The spider chart was meant "to create a strategic picture, and that strategic picture is the foundation of policy change," Wurmser said. "It helped you visualize, because if you saw, say, twenty relationships between X and Y, and twenty between Y and Z, then there's at least a suspicion that Z and X are interacting through Y." A map like that could bring insight, but there were perils in surmising too much.That'll have been back when they still trusted him with the felt tip pens, I suppose. It reminds me a lot of this post from last August, regarding surrealism, rolling news, and TV anchor Glenn Beck's "methodology", which seems to have been identical to Wurmser's.
Suppose X and Y were Dick Cheney and Colin Powell. Twice they served in senior posts under presidents named Bush. In the early 1990s, they worked at the same address and were spotted together on international flights. They communicated frequently, encrypting their secrets....
The problem with this sort of semi-random links-and-ties analysis is twofold - not only is your brain predisposed by millions of years of evolution to impose patterns on raw data, which means you're bound to find pattern if you look for it, but the spurious ones we inevitably perceive come from somewhere. Specifically, they come from our preconceptions, prejudices, and perhaps most of all, from the ones we don't want to admit to. Just as you'd only dump the whole logs from a computer program to trace a bug, you don't free-associate in order to make plans.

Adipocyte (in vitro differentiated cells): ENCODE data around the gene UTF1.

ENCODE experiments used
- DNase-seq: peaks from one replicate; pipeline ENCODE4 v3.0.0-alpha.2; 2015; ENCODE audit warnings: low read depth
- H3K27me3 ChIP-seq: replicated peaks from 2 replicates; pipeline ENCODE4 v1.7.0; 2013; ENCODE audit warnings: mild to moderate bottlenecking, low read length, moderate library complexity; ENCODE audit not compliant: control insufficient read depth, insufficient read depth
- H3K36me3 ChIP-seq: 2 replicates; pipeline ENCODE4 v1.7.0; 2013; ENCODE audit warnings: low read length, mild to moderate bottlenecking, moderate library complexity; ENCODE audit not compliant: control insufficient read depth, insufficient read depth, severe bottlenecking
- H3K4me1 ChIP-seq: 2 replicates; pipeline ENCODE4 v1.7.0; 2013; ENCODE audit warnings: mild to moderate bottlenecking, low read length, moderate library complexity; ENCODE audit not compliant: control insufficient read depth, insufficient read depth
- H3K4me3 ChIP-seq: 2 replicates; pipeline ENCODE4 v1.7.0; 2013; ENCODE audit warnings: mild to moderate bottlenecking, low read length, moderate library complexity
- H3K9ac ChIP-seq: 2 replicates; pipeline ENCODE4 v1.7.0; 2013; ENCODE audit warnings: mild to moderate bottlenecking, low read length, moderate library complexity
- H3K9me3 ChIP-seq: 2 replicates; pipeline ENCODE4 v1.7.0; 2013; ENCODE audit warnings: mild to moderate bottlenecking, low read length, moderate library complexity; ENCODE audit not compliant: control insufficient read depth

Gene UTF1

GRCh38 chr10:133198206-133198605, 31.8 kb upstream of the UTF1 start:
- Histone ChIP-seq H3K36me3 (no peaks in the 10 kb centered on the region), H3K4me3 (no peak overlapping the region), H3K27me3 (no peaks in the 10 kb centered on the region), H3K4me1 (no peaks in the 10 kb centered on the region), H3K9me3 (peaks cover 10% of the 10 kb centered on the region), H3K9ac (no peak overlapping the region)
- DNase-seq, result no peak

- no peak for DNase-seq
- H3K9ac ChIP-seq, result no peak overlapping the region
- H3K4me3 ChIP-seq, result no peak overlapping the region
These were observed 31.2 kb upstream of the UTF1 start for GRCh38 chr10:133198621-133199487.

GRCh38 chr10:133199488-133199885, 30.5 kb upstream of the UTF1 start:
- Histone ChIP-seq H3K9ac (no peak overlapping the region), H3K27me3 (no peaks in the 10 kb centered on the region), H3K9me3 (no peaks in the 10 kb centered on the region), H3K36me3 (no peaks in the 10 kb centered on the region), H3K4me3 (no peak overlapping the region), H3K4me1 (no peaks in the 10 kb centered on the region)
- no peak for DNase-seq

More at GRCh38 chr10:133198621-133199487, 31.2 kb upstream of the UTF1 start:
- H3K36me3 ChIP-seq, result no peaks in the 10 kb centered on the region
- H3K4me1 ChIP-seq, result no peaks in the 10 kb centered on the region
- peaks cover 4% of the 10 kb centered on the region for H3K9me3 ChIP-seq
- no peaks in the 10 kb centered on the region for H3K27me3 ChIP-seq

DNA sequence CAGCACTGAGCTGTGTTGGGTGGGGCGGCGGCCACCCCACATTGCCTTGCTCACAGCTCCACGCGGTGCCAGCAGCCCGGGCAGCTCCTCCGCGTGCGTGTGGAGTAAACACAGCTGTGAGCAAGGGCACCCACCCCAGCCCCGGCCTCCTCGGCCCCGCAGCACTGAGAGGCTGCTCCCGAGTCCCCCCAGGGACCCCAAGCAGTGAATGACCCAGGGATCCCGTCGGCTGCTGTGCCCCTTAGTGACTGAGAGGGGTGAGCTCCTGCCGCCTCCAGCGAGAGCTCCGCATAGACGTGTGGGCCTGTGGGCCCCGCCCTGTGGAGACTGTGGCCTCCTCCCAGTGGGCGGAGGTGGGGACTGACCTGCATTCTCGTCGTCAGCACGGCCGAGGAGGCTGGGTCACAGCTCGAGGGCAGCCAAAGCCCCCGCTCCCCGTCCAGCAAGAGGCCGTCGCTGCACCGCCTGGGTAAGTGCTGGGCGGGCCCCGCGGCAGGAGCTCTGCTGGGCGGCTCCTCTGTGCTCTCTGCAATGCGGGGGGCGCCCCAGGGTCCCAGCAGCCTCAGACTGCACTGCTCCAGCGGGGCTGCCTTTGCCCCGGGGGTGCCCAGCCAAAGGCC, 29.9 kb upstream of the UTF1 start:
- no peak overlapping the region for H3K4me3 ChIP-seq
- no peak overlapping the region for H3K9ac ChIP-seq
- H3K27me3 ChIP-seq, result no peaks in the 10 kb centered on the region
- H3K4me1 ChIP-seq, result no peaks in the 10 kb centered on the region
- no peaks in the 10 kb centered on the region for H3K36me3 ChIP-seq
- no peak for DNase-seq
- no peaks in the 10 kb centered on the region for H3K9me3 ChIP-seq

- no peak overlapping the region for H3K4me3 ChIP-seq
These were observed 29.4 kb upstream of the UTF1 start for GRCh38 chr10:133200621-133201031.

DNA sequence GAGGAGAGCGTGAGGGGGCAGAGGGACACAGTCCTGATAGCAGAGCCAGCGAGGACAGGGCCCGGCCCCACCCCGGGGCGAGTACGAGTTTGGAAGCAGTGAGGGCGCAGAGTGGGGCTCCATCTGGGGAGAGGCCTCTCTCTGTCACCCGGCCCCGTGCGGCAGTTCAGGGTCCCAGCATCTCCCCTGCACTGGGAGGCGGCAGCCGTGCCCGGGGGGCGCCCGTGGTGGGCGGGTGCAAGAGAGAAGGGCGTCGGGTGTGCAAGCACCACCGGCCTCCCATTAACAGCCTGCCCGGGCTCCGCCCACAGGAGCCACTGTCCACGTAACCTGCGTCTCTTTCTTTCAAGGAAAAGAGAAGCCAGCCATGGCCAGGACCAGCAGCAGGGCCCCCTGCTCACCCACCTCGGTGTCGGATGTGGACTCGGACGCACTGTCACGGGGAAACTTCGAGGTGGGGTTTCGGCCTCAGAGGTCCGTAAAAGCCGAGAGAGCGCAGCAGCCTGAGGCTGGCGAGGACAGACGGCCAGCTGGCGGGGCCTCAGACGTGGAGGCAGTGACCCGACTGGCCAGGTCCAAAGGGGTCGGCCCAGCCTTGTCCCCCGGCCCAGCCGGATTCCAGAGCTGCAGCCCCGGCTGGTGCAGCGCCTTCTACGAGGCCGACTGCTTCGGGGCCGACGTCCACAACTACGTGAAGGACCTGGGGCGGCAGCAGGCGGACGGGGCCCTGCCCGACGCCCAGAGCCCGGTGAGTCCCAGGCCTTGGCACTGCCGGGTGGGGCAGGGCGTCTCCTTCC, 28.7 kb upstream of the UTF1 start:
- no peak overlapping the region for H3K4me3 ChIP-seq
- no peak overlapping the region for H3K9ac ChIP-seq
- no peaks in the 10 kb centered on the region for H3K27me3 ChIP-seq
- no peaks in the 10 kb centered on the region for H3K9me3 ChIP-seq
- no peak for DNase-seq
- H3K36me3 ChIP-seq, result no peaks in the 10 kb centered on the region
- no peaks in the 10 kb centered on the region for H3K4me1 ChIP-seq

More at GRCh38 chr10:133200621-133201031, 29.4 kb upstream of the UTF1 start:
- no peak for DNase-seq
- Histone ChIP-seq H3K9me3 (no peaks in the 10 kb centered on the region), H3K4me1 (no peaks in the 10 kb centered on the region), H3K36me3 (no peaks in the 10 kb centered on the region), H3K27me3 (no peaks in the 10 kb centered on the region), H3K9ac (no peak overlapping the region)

So as well as generating lots of time-sucking, budgetivorous false positives, this kind of thinking actually tends to make us behave even more stupidly, because it strengthens all the least rational forces within us.
I really mean this, by the way, and I'd love to hear from anyone who has comments about its potential implementation.